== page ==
Jo-Wilfried Tsonga defeated Sam Querrey for the fourth time in his ATP career. While Querrey put up a respectable fight, Tsonga was too much to handle in the third round of the BNP Paribas Open. The Frenchman's continued forehand attack and strong play on first service points powered him to a 6-3, 6-4 victory in an hour and 14 minutes.
Tsonga Sets Tone Early
In the very first point of the match, Tsonga pounded home a forehand winner. Two points later, he did the same with his backhand. He then held the first game unscathed, winning it at love. The second game seemed to be more of the same as the Frenchman was able to jump out to a 30-0 lead. Querrey quickly combated Tsonga's 6-point run with a 4-point run of his own to hold his first service game. After holding, Tsonga found himself at his first break point chance of the match, up 30-40. The American was able to battle back and respond, however, by knotting the set up at 2-2.
Both players were able to hold serve until 4-3 in Tsonga's favor, when the 7th seed earned another break point chance. The 31st seed was able to save it once, but Tsonga would have his way as his drop shot winner was followed by a failed drop shot by Querrey. That break would give Tsonga a 5-3 lead that he would hold en route to a 6-3 win in a first set that lasted 33 minutes.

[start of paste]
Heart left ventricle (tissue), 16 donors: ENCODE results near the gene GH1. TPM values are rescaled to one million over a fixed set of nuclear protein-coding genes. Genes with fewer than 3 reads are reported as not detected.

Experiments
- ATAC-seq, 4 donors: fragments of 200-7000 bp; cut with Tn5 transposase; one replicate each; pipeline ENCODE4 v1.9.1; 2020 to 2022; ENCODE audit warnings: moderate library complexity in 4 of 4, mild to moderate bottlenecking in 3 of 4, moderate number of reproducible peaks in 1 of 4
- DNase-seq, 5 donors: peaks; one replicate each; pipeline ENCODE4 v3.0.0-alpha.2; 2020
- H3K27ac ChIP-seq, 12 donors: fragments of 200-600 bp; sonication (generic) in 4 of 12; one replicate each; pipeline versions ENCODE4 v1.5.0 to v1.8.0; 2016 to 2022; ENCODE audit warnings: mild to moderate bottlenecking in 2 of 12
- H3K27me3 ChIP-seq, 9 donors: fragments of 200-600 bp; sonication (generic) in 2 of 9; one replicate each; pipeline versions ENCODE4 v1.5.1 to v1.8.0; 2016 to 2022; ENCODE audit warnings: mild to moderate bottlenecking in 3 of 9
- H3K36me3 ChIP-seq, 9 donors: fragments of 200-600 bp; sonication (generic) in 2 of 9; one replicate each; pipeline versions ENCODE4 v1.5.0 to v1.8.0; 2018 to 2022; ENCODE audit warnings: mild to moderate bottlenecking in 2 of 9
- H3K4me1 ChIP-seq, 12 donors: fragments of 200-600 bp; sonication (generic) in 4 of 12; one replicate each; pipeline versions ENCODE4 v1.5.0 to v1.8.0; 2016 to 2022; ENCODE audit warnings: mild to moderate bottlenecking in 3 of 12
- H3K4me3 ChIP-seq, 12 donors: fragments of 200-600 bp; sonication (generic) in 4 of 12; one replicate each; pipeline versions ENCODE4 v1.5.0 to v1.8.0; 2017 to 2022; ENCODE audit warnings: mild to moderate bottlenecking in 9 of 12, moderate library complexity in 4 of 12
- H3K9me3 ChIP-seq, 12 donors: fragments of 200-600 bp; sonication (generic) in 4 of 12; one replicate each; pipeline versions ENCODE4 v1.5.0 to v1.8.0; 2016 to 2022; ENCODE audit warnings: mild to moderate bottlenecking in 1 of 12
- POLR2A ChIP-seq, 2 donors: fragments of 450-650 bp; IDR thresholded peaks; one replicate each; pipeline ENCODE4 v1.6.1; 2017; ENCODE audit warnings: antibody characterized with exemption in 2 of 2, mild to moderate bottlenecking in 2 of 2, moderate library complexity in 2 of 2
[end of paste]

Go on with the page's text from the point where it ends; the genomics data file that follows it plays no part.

The biggest advantage Tsonga held was his first serve. He won all ten of his first service points, three of which being aces. In contrast, Querrey crushed the Frenchman in first serve percentage 65% to a mere 37%. The American couldn't capitalize as he squandered eight of his 21 first services.
Tsonga Builds On Strong First Set
As mentioned earlier, Querrey would not go down without a fight. He quickly won the opening service, holding at love. The 36th ranked ATP player was able to extend his streak to five points, but a Tsonga winner and ace quickly put it out. Two consecutive overhead smashes put Querrey up 30-15 on his service, but by followed them with two shots into the net, Tsonga was given his fourth break point opportunity of the match; the 30-year-old from France didn't let it slip away, and Querrey was broken for the second, and last, time.
With the one break he needed to take the set, Tsonga weathered the storm and won 6-4. The Frenchman continued his dominance on first service points, losing only four of twenty. Consistency was also key. By not giving Querrey a single break point chance and constantly pressuring him with a relentless forehand attack, Tsonga was able to win the match with relative ease.